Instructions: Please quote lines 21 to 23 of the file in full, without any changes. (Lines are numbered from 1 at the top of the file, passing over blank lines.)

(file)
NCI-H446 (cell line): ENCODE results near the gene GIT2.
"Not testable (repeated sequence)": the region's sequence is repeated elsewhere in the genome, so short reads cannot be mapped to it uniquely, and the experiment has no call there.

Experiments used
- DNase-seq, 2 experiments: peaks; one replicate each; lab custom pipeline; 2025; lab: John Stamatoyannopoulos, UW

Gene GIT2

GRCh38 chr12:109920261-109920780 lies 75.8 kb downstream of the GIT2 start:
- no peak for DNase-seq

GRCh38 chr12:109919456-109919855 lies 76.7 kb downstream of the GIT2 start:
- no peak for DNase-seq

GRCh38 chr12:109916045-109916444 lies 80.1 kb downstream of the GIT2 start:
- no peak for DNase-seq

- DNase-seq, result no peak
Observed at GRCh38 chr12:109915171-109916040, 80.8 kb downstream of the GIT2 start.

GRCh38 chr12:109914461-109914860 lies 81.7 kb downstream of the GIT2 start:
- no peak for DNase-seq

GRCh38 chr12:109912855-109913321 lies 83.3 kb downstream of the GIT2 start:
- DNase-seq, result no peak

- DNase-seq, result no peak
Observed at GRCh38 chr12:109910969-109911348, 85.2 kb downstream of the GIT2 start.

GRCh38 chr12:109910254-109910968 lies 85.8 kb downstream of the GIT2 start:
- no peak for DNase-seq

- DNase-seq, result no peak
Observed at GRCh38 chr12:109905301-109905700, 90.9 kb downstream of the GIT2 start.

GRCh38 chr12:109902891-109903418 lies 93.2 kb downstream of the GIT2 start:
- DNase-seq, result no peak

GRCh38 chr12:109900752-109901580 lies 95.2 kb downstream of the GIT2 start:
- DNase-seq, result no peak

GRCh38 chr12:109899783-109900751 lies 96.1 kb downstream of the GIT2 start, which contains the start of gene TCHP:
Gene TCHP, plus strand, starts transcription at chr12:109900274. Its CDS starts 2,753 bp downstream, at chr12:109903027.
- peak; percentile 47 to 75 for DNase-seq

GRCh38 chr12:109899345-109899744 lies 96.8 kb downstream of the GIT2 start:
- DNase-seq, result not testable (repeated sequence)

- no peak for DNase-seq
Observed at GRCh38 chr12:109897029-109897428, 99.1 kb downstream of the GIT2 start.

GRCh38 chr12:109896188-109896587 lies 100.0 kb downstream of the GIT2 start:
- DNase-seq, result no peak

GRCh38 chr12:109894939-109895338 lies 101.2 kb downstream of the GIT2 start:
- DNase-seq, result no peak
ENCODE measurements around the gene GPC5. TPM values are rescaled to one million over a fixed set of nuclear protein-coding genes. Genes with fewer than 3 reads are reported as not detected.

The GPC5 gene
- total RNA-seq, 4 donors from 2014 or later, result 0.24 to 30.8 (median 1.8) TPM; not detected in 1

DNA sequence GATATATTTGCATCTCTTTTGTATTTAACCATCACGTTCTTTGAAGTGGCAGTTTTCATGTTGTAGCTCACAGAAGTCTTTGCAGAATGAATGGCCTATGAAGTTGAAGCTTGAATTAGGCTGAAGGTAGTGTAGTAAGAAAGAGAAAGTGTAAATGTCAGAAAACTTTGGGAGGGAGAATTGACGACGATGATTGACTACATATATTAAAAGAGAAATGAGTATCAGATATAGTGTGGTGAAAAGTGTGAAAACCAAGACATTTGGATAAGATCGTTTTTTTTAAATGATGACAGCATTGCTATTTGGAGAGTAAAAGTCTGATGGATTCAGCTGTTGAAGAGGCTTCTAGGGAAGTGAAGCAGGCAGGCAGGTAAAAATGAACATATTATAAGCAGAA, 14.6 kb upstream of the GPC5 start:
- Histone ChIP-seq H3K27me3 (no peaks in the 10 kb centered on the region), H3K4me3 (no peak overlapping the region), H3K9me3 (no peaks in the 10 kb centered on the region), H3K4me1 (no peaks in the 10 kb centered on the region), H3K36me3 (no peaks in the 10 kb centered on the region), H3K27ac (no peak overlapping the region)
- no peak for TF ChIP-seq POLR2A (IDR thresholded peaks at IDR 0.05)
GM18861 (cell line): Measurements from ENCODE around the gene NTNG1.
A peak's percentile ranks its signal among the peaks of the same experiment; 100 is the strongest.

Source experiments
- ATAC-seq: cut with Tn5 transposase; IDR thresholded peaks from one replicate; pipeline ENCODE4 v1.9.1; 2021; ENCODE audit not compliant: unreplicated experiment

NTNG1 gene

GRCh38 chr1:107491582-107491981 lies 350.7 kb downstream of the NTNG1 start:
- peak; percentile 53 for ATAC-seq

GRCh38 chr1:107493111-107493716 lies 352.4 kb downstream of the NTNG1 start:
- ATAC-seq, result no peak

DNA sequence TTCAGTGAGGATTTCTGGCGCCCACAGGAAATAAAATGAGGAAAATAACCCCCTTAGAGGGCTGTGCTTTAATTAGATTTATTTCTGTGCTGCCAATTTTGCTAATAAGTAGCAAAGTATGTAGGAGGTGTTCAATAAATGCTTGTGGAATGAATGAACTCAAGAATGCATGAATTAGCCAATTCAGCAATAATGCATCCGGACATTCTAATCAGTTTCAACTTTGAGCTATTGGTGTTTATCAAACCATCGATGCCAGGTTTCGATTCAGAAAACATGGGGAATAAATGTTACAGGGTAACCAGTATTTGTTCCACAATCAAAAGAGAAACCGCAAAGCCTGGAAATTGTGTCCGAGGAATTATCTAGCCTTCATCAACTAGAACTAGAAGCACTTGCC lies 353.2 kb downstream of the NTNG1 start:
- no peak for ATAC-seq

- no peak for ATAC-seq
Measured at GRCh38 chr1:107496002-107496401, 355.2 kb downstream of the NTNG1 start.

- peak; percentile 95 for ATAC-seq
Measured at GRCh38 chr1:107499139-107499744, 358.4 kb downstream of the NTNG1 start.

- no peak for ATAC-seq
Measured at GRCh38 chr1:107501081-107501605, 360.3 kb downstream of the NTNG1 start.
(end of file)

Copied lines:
- no peak for DNase-seq

- DNase-seq, result no peak
Observed at GRCh38 chr12:109905301-109905700, 90.9 kb downstream of the GIT2 start.